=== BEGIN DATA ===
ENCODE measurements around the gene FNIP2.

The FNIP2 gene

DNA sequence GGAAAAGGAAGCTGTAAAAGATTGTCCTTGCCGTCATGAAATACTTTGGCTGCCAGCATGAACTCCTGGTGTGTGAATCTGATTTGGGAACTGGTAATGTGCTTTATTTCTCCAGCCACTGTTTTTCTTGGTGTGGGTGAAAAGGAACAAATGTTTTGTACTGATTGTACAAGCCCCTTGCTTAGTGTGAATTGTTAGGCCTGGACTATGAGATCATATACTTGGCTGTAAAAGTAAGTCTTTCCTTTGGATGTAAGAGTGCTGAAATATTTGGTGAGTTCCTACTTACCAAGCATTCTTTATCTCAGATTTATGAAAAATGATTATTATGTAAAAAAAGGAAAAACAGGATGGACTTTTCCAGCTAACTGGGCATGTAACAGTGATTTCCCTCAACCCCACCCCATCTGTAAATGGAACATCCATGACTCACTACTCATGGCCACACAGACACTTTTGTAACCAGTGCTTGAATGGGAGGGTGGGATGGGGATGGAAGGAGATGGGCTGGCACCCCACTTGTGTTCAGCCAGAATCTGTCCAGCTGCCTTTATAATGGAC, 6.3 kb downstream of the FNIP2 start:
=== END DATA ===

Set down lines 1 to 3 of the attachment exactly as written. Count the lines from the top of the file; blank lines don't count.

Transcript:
ENCODE measurements around the gene FNIP2.

The FNIP2 gene

DNA sequence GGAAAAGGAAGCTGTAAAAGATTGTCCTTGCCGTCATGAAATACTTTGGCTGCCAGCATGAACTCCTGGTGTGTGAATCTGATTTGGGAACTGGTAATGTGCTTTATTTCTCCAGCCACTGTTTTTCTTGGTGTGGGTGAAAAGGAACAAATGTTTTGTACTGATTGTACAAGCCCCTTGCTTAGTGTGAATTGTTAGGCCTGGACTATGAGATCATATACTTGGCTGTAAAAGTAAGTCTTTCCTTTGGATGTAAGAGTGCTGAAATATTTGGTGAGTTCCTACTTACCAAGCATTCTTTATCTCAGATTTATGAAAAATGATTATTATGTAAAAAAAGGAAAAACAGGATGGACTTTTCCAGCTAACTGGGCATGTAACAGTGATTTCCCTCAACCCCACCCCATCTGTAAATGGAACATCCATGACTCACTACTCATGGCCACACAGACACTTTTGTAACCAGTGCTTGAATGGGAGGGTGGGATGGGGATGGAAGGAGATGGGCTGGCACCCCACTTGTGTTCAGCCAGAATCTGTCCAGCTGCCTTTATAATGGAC, 6.3 kb downstream of the FNIP2 start: